Congress Plan to Kill Untouchables by Kindness


On the 30th September 1932, a largely attended meeting of the Hindus of Bombay was held in, the Cowasjee Jehangir Hall under the Presidentship of Pandit Malaviya. The object of the meeting was to form an, All-India Anti-Untouchability League with branches in different provincial centres. The headquarters of the League were to be in Delhi. Mr. G. D. Birla was to be the President and Mr. Amritlal V. Thakkar, General Secretary. The All-India Anti-Untouchability League was Mr. Gandhi's project. It was inspired by him and was the direct outcome of the Poona Pact. At any rate, Mr. Gandhi adopted it as his baby, the moment it was born. The first thing Mr. Gandhi did was to change its name. In a press message issued on 9th December 1932, Mr. Gandhi told the public that the organisation, would thenceforth be known as Servants of the Untouchables Society. This name also did not appear to Mr. Gandhi as the best. He was searching for another. Ultimately he decided to give it a new name. He called it the Harijun Sevak Singh. Which means a society of those engaged in Service to the Untouchables. This was a natural sequence of the name Harijan by which Mr. Gandhi used to call the Untouchables. This change did not pass off without a controversy between the Shaivas and Vaishnavas. Hari is one of the hundred names of Vishnu, while Har is one of the hundred names of Shiva. In choosing the name Harijan, Mr. Gandhi was accused of sectarian partiality. The Shaivas contended that the Untouchables should be called Harijan. Mr. Gandhi did not yield and as the first fruits of this new organisation the Untouchables got a new name.

On the 3rd November 1932, Mr. Birla and Mr. Thakkar issued a statement to the Press in. which they set out the programme of this organisation and the set-up of the machinery to carry out the programme.

As to the programme the statement said:—

"The League believes that reasonable persons among the Sanatanists are not much against the removal of Untouchability as such, as they are against inter-caste dinners and marriages. Since it is not the ambition of the League to undertake reforms beyond its own scope, it is desirable to make it clear that while the League will work by persuasion among the caste Hindus to remove every vestige of untouchability, the main line of work will be constructive, such as the uplift of Depressed Classes educationally, economically and socially, which itself will go a great way to remove Untouchability. With such a work, even a staunch Sanatanist can have nothing but sytapathy. And it is for such work mainly that the League has been established. Social reforms like the abolition of the caste system and inter-dining are kept outside the scope of the League."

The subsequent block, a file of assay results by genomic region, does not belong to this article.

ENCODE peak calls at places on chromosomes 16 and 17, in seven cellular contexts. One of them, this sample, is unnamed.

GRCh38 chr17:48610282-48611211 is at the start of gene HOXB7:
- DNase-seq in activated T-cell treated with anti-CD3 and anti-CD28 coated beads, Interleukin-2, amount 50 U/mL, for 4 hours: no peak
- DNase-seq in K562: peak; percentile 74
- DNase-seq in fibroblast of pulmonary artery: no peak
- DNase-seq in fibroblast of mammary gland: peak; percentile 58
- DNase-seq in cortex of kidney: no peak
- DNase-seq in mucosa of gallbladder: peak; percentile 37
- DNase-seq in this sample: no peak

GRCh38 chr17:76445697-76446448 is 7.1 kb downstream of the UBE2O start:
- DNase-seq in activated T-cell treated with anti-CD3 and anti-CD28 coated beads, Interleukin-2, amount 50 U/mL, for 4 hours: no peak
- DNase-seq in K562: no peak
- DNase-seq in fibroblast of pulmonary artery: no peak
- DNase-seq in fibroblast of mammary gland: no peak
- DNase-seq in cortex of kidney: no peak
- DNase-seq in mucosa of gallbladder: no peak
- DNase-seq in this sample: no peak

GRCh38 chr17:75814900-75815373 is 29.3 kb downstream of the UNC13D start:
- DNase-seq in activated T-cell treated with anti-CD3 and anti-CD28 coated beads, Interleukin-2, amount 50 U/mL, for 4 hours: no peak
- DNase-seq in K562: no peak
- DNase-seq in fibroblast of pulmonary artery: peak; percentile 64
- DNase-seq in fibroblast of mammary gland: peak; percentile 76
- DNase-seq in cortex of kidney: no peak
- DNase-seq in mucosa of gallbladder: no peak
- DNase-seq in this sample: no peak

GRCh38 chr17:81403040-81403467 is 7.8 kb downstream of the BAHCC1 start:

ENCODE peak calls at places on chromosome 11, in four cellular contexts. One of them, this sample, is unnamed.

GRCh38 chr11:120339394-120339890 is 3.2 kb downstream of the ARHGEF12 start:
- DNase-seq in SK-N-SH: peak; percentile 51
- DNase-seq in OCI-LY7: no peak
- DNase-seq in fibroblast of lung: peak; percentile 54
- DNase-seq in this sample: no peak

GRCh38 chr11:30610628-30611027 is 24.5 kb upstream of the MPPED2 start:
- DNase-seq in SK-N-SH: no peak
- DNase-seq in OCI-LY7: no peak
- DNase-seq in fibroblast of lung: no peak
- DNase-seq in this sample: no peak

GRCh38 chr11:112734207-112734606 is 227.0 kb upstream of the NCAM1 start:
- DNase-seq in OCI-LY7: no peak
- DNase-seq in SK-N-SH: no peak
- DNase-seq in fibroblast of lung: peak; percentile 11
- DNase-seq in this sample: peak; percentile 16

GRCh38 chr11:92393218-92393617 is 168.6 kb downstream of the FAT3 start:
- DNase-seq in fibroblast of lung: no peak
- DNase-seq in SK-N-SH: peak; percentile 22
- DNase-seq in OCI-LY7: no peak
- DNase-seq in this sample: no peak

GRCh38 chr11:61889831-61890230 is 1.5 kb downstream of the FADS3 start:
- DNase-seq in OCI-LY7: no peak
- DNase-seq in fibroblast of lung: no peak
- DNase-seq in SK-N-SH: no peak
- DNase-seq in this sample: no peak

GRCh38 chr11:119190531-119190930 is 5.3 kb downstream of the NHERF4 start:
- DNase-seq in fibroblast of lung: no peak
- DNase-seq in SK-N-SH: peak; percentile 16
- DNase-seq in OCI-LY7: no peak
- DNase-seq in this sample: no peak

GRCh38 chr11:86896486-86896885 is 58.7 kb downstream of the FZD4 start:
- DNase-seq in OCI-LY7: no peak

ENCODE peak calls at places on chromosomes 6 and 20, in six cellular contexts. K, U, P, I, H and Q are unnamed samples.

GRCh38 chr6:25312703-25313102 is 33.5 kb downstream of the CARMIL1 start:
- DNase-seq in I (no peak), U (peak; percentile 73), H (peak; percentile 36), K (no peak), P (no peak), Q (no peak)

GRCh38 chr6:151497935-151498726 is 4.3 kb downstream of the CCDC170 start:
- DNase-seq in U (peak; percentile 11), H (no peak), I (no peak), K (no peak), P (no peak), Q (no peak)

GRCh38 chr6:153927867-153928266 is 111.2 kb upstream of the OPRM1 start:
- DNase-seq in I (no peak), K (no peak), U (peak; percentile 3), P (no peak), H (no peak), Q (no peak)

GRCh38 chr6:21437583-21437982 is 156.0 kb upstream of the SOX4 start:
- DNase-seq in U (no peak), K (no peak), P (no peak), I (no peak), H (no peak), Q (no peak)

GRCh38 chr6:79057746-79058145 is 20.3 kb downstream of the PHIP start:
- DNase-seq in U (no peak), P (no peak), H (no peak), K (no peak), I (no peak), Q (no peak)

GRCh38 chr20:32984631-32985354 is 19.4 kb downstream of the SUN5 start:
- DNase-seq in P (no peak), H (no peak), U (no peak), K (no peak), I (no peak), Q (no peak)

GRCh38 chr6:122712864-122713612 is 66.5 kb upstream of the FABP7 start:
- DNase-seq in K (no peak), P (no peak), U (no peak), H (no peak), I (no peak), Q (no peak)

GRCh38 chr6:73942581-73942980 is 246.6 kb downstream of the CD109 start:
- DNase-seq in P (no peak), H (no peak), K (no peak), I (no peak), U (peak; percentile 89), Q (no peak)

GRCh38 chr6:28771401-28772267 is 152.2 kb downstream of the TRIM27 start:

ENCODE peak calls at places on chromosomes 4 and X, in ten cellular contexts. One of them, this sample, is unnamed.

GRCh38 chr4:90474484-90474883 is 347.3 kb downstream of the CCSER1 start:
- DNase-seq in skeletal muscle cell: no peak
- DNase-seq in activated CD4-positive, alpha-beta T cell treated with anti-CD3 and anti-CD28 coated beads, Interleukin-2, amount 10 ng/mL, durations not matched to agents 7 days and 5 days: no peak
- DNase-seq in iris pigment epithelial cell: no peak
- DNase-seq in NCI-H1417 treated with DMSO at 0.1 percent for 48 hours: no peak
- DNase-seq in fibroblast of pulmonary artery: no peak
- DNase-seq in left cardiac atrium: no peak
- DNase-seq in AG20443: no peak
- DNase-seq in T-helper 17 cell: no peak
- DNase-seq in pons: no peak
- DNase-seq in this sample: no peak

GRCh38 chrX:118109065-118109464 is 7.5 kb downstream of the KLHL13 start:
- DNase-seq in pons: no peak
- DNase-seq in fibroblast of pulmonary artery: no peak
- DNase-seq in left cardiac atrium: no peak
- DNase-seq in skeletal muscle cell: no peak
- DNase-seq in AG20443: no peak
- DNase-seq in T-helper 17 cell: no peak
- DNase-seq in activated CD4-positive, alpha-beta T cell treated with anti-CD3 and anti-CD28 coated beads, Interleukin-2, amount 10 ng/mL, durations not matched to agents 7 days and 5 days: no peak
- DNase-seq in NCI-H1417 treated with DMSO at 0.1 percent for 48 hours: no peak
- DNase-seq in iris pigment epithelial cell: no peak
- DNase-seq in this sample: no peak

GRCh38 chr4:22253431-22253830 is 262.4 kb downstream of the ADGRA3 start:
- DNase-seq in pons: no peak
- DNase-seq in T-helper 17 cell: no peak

For the convenient prosecution, of the programme it was proposed that each Province should be divided into a number of units and each unit to be in charge of paid workers. A unit may or may not be coterminus with a district. It may be formed by grouping together two districts or two States.

The statement also set out a normal Budget for the year. It was to be of the following dimensions :—

"Not less than two-thirds of the expenditure should be devoted to actual welfare work, the remaining one-third to staff and their allowances. Two paid workers are considered the minimum staff and they should be moving about 15 to 29 days in a month in villages.

Maintenance allowance for two itinerant workers

30+20 = 50 x l2 =    600

Travelling charges for two

Itinerant workers

2x10x12            =    240

Miscellaneous expenditure by and

through the workers

2+10x12            =    240

Welfare work, i.e. cost of school books, scholarships, prizes, contributions for wells, if any, and formation of Harijan Panchayats